Indian Accent, Restaurant, London, United Kingdom
Given the lack of alternatives, some time ago I had dinner at a Mexican restaurant called Casa Enrique (Casa Enrique, Restaurant, Queens) in Queens, New York. Even though I’m no big fan of Mexican cuisine, it turned out to be an unexpectedly great experience. When I was in London recently, I could have perhaps found some alternatives, but we ended up at an Indian restaurant — though I am also not a big fan of Indian cuisine. And? Indeed, it turned out to be fantastic. The same experience again, somehow.
It is a persevering cliché that food in England is bad. Isn’t there the famous joke: “What would be paradise in Europe? The Italians cooking, Germans constructing cars; British policing, the French making love, and Swiss organizing everything. But what would be the nightmare of Europe? The Swiss making love, the French building the cars, British doing the cooking, Germans as the police, and Italians organizing everything.” But the aforementioned cliché must have some basis. I guess if London weren’t so cosmopolitan, you would find far less interesting and inspiring food there. Actually, I am very seldom in London (unfortunately) but I have a few friends there who are fortunately into more than bad English beer and fish & chips afterwards. Those friends occasionally invite me for nice lunches or dinners, which by itself is a proof of friendship, considering the price of a meal in London. The prices are ridiculous! Food is expensive in the British capital – even if the pound went down due to the stupid Brexit idea.
Some while ago Mathias Hink invited me to a Taiwanese hot spot in Soho called Boa. It’s a nice place, the food is really very good. But, since they don’t take reservations, you have to wait an hour outside on the street before being seated. This said, Mathias was nice enough to invite me for another lunch and proposed an Indian restaurant called Indian Accent. A wonderful choice, and not only because they take reservations! It was a kind of déjà vu: this time not Mexican but Indian food. Mathias had only heard good things about Indian Accent — and for good reason. This place really was a good choice on his part. Indian Accent actually has restaurants in three locations: its home is New Delphi; another is in New York (Manhattan and not Queens) and the one I am writing about in London. What a shame that there isn’t a branch in Berlin!
First of all: I will certainly go back there, since we had to rush through our lunch due to a lack of time. So, since I didn’t make any notes, please excuse me for not writing about each dish specifically. Generally speaking, the restaurant is elegant; the seating is maybe a bit tight. The service is very polite (and I had the impression that every waiter was from a different part of the English-speaking world but not from London). Since we didn’t have much time, we chose the six course chef’s tasting menu that actually is perfect for lunch.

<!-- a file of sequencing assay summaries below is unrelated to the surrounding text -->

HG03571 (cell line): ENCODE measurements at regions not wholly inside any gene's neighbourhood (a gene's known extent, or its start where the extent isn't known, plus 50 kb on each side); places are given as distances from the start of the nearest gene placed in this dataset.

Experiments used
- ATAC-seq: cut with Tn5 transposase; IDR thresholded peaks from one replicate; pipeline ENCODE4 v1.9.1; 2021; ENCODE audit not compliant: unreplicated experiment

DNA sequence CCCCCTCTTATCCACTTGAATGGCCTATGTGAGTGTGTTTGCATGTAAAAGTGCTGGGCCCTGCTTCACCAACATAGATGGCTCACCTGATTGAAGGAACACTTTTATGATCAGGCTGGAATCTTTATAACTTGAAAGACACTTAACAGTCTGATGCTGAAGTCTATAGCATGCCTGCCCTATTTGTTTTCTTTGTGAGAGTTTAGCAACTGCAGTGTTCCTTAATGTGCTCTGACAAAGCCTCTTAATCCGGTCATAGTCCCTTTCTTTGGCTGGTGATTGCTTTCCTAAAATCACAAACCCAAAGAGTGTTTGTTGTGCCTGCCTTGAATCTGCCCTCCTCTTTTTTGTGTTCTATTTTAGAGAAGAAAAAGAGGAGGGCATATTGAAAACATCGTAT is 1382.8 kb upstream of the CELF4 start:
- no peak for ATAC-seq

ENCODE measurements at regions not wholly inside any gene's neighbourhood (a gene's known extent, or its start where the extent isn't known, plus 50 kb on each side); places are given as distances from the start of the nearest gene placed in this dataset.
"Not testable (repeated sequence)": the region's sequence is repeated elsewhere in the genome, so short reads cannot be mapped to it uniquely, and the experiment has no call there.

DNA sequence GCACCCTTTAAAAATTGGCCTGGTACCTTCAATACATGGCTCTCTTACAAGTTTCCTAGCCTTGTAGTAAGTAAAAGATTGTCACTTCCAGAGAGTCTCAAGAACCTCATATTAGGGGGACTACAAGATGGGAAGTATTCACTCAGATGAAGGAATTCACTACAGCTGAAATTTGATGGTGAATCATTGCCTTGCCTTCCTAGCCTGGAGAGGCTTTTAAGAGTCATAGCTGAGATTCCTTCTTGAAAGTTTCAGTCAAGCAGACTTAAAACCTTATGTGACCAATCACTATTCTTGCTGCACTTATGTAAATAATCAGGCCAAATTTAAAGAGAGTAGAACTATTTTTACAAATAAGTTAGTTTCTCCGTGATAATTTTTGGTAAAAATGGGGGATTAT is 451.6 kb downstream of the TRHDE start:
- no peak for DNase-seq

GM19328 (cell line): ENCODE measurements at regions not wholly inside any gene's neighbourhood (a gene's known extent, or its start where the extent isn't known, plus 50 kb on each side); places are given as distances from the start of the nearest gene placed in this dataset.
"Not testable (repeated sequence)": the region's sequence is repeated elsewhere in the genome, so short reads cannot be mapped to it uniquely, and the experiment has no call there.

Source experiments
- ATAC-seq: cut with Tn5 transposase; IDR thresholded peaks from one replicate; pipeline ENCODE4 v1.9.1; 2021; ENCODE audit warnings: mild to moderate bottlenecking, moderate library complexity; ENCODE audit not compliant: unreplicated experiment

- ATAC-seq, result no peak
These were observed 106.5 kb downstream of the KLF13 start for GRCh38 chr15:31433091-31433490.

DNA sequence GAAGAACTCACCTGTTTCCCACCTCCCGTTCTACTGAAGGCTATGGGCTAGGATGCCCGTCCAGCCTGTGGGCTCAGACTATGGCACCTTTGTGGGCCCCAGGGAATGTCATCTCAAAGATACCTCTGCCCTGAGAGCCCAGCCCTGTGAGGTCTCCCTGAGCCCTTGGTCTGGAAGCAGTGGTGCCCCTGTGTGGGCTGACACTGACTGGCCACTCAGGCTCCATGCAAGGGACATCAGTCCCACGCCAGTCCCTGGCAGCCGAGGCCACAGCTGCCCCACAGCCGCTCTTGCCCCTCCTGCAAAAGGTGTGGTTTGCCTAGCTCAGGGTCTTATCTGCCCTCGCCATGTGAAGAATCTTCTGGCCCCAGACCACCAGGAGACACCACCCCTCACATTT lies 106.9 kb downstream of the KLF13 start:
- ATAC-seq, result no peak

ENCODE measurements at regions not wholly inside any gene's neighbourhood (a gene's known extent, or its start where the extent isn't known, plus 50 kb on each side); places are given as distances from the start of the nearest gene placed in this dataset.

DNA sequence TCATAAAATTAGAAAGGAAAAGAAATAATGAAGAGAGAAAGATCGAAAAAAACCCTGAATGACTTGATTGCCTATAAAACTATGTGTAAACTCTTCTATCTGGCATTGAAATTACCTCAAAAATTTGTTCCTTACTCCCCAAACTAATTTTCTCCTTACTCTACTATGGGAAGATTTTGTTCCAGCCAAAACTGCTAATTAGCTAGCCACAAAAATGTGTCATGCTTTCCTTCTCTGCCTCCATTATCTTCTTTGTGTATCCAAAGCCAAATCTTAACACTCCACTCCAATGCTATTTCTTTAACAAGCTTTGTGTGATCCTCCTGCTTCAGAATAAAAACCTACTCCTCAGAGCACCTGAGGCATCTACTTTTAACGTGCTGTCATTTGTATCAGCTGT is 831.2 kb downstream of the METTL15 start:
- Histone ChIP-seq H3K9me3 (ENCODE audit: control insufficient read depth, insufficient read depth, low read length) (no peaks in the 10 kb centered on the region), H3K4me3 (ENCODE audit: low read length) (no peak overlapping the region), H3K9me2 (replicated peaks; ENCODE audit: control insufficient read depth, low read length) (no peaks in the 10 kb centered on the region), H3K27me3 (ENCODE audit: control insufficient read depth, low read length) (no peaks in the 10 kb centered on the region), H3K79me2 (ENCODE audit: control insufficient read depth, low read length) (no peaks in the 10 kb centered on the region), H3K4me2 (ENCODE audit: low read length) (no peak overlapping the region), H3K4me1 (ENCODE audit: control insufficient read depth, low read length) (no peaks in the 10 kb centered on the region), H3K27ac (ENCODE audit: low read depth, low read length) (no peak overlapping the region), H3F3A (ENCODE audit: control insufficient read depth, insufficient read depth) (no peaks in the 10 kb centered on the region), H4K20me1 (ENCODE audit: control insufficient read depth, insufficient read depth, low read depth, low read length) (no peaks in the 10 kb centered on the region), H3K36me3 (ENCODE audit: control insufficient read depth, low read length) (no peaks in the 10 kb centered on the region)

The basis of the food at Indian Accent is obviously Indian cuisine, although there are global influences apparent in each dish. I would not go so far to call it fusion (which applies rather to mix of Asian and Europe influences) but the chef – his name is Manish Mehrotra – is very open to any kind of culinary influences. Speaking of fusion, Manish Mehrotra actually started his carrier at Tai Group of Hotel, where he mastered the art of pan Asian cuisine (see at https://en.wikipedia.org/wiki/Manish_Mehrotra). The tasting menu did refer a bit to the concept of fusion.
The Indian Accent concept is: classic elements of Indian cuisine, not heavy, enriched with flavors from other parts of the world. Paradisiac mixtures of typical Indian ingredients and herbs from, for instance, Greece or Japan. These combinations lead to an extraordinary experience of taste and palatability. Even though we had six dishes it was really not too much. Each portion was so seductive that I would rather have had one or two more bites, just because it was so delicious.
cod amritsari, mint boondi
winter vegetables, sarson ka saag, fenugreek tart
makhan malai, saffron milk, rose petal jaggery brittle, almonds
As you can see, the food only wasn’t very good, but so beautifully prepared. Rich in colors, alluring and exquisite. What an amazing lunch!
While researching this restaurant I found a review I like because the author’s experience is very close to mine – and it does provide some interesting information about Indian Accent. The writer is a professional: http://www.indianaccent.com/indianaccent/london/fay-maschler-reviews-indian-accent.php
Make sure that you make a reservation for your next delicious Indian dining experience at http://www.indianaccent.com/london/. It is very likely that the food is as good there as it would be at the one in New York while I believe the one in New Delphi must tower over the others.
Since I mentioned prices for food in London, to my surprise: the testing menu costs 45 pounds per person. Considering the quality and fortune of coming upon such a meal, this isn’t even expensive!
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